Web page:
Turning Archive 2004
Mike Schwing from Md.
>Based on a reply to an email I received on sandpaper sources, there is a tip about how to remove those all too common circular sanding scratches we find in our turnings that are power sanded with the lathe turned on. It works like a charm, easy as cake to do, and since I found this little tip/method, I can honestly say there are none of those frustratingly hard to remove, but extremely easy to see marks in my work. Hope it helps someone.
On almost all of my work I use a combo of the "Wave" discs in a powered drill and Micro Mesh. I start with the work on the lathe at a very high speed, maybe 1500-1800 rpm, IF I'm comfortable with the work spinning that fast.
I usually start with 80 grit wave discs with a firm pad to remove any tear out that might exist as well as any tool marks or high spots. I then switch to the soft pad and proceed to 100, 120, 180, 220, 320, and 400. After sanding each grit with the lathe on, I lock the spindle and go over it with the same grit with the powered sanded but lathe off. This will remove all of those lousy circular sanding marks so prevalent in turned work, and I only spend another minute or so for each grit. It is fast work.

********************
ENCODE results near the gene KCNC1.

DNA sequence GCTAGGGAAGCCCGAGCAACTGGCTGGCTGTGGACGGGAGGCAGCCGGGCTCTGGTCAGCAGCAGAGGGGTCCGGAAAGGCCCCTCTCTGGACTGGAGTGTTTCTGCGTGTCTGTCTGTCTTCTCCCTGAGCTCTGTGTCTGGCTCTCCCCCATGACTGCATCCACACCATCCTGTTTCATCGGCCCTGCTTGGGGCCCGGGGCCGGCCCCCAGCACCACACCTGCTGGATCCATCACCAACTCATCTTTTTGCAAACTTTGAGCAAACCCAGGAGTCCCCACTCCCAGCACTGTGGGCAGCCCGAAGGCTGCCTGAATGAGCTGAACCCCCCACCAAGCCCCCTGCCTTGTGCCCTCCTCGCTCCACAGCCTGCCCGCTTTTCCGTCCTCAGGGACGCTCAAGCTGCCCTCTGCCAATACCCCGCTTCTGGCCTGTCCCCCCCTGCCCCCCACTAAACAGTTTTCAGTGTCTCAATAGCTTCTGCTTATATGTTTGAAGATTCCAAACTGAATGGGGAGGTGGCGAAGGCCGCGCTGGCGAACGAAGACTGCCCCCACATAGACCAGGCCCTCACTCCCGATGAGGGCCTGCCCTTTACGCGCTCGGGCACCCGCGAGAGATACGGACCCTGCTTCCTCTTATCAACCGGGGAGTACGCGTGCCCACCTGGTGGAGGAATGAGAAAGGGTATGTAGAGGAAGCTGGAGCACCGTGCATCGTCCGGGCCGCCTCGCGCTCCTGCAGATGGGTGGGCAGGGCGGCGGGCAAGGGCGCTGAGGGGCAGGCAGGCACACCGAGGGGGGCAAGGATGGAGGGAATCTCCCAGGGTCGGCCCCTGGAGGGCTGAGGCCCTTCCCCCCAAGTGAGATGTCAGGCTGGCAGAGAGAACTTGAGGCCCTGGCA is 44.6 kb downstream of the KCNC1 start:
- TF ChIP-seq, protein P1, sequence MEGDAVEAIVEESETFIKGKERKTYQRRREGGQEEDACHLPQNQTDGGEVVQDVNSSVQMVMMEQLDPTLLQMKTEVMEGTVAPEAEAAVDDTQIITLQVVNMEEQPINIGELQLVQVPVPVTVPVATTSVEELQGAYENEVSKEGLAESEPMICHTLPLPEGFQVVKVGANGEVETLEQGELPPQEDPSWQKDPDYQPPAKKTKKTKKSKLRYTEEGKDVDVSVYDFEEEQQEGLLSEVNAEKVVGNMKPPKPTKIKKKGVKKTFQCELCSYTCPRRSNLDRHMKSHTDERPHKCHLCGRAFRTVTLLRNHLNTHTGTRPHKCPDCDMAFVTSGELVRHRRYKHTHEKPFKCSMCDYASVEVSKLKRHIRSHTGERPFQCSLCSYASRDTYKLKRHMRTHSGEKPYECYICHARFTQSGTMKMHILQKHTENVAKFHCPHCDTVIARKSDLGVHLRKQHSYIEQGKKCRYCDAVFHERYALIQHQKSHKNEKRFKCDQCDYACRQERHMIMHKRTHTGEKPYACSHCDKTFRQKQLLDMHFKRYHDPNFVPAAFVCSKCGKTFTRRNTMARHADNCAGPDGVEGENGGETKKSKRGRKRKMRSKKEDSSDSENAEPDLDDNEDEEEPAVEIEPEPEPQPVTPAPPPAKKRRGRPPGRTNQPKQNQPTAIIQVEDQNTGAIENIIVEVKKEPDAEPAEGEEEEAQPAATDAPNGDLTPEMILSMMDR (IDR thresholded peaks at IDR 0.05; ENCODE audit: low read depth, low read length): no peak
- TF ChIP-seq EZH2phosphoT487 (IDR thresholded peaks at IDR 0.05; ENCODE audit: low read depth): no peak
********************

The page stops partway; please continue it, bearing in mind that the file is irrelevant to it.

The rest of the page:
From there I go to the Micro Mesh and do not skip grits. I start at 1500, which is supposedly the same roughly as 600 wet/dry paper and go all the way up to 12000. If it happens to be maple I'm turning I'll grab a handful of shavings and burnish it after the 12000. See Russ for confirmation of this last step as it has caused controversy when I've relayed it in the past.
Hope this helps.
ps..I don't mean to start another brou-ha-ha over the long term effects of applying finish to surfaces that are so smooth or burnished. This works for me.